While some of these stories have merit — there is anti-Semitism on the right — one cannot help but see a rather transparent attempt to deflect a simple truth of our time: anti-Semitism comes mainly from the left.

    From the universities to the foreign press (and sometimes the domestic press), speaking “truth” to “Jewish” power has become chic again. Defense of radical Islam and the palestinians is often intertwined throughout. Many on the left see this resurgent hatred in their comrades and are no doubt uncomfortable. After all, they are the pillars of tolerance. Therefore, any chance to point out a right-winger’s “Jewish problem” is an opportunity to lighten one’s burden. Good luck with that.

  • Polichinello · January 19, 2011 at 5:42 pm

    The pettiness of Goldberg’s shows he’s straining to make his point. Horror! Beck points out Bernay’s relationship to Freud! Well, yeah. Whenever someone talks about Francis Galton, they almost invariably point out that his cousin was Charles Darwin. These links are interesting.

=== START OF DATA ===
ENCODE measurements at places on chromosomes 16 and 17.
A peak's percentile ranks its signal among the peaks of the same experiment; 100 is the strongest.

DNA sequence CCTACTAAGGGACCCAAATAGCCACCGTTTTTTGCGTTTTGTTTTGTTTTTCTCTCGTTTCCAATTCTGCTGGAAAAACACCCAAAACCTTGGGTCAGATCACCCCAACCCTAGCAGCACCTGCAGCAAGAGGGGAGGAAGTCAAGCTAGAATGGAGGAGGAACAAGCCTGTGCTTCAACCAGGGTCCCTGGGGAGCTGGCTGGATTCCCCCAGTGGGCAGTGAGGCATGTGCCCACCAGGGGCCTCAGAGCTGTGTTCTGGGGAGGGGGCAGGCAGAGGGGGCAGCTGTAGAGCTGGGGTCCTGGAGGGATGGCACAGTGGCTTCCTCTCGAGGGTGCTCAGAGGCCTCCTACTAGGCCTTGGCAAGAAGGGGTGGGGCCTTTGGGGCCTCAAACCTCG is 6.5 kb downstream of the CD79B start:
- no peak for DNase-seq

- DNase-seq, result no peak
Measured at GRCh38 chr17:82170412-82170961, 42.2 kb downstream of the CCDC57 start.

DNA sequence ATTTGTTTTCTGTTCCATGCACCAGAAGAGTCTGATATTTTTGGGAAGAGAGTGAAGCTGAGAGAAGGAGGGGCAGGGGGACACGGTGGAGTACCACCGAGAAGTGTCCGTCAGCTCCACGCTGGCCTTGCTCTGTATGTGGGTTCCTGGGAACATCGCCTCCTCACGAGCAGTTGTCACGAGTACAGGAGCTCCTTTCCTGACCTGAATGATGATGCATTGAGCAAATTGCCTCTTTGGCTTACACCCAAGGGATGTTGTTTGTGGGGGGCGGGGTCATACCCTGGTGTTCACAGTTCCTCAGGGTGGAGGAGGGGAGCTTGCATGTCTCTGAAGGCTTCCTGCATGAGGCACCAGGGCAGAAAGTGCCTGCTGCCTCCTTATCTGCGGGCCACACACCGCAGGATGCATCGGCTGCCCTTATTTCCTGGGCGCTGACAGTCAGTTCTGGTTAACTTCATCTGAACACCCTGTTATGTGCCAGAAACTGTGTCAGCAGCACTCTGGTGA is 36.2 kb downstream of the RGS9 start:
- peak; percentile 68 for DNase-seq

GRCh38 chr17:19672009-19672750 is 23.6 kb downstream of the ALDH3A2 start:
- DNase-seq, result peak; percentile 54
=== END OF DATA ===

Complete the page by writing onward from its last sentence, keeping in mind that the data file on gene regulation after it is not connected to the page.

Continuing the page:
The other thing is that he’s engaged in a bit of classic question begging. Okay, Beck has a problem with modernity, as Goldberg understands it. But then Goldberg sets up the conclusion by putting it into his premise–Jews created modernity. So if you question modernity by pointing to those modernizers (who happen to be Jews), you must be anti-Semitic.

    If we accept Goldberg’s rationale, you’d have to be anti-Teutonic if you disagreed with Hegelian dialectical philosophy, because Germans created that line of thought.

  • OFT · January 19, 2011 at 7:19 pm

    The Jews did invent modernity. They invented it with regard to liberty and government, which Beck knows nothing about. It was Israel that gave the impetus for Calvin and the Reformers to reject the Divine Right of Kings theology, and move to America to form a New Nation, the New Jerusalem, ruled by the Bible.

    The foundation of correct representative Republican government, brought to light by John Calvin in Geneva, then to America by the Puritans, was Israel. The Reformers lived before the men you mentioned.